About 150 scientists from around the world have gathered at EUMETSAT headquarters in Darmstadt to discuss the results from the scientific validation of the operational products from the ocean and land-monitoring satellite Sentinel-3A.
Tuesday, 13 March 2018
EUMETSAT operates the spacecraft from Darmstadt and disseminates its marine data stream to users around the world.
Participants will also discuss the plans and prospects for calibration and validation for Sentinel-3B, which is due to be launched at the end of next month.
EUMETSAT Competence Area Manager for Marine Applications Francois Montagner said the Sentinel-3 Validation Team was multidisciplinary and fully international, with scientists from North and South America, Asia, Africa, the Middle East and Australia joining a larger contingent from Europe.
The scientists receive early access to the data in return for working to help improve the science, mostly in the area of calibration and validation, supported by their own data, Montagner said.
“The important thing is to get direct feedback on the data quality and indications where things could be improved,” he said.
“Sentinel-3 carries multiple instruments and the mission has a large number of validation teams which are dedicated to one theme or one set of instruments.
“This meeting is one of the occasions when people can discuss findings on cross-cutting issues.”
EUMETSAT collects and disseminates data from three instruments on board Sentinel-3 – the Sea and Land Surface Temperature Radiometer (SLSTR), the Synthetic Aperture Radar Altimeter (SRAL) and the Ocean and Land Colour Instrument (OLCI).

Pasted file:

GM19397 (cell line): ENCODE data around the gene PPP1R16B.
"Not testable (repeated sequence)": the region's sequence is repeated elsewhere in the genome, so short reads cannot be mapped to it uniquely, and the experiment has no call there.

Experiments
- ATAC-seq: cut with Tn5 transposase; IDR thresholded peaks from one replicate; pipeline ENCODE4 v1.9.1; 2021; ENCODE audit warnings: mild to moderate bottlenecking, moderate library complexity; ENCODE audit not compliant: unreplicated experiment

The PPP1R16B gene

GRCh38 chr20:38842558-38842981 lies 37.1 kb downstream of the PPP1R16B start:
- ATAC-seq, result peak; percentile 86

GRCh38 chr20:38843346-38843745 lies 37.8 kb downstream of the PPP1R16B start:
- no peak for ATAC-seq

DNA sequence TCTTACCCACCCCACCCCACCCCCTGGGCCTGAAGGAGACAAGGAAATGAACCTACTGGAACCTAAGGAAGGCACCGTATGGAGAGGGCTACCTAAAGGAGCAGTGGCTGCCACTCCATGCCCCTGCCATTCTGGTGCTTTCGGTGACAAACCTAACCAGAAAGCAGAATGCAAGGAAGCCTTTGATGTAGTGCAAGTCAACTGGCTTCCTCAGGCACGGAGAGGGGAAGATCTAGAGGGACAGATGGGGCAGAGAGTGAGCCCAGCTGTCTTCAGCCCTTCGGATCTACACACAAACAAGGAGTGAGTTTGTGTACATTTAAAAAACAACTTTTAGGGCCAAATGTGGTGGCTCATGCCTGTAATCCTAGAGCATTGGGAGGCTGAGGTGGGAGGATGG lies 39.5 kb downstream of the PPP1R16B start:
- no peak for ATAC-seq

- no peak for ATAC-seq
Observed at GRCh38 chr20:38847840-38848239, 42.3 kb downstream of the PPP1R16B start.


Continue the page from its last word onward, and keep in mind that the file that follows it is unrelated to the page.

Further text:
“All observations made by Sentinel-3 complement each other, providing essential input to a detailed view of the global oceans,” Montagner said.
“For example, measurements of sea surface temperature made by the SLSTR and sea level observations made by the SRAL complement each other in terms of the observations of the heat stored in a column of water.
“Ocean colour observations by the OLCI account for life in the form of phytoplankton and water quality, not just at the surface but a few metres below.
“At the same time, the plankton drifts along currents, providing diagnostics for ocean circulation models which assimilate sea level measurements.”
EUMETSAT co-chairs the Sentinel-3 Validation Team with the European Space Agency (ESA), which is in charge of the land data stream from the satellite. The meeting runs from 13-15 March.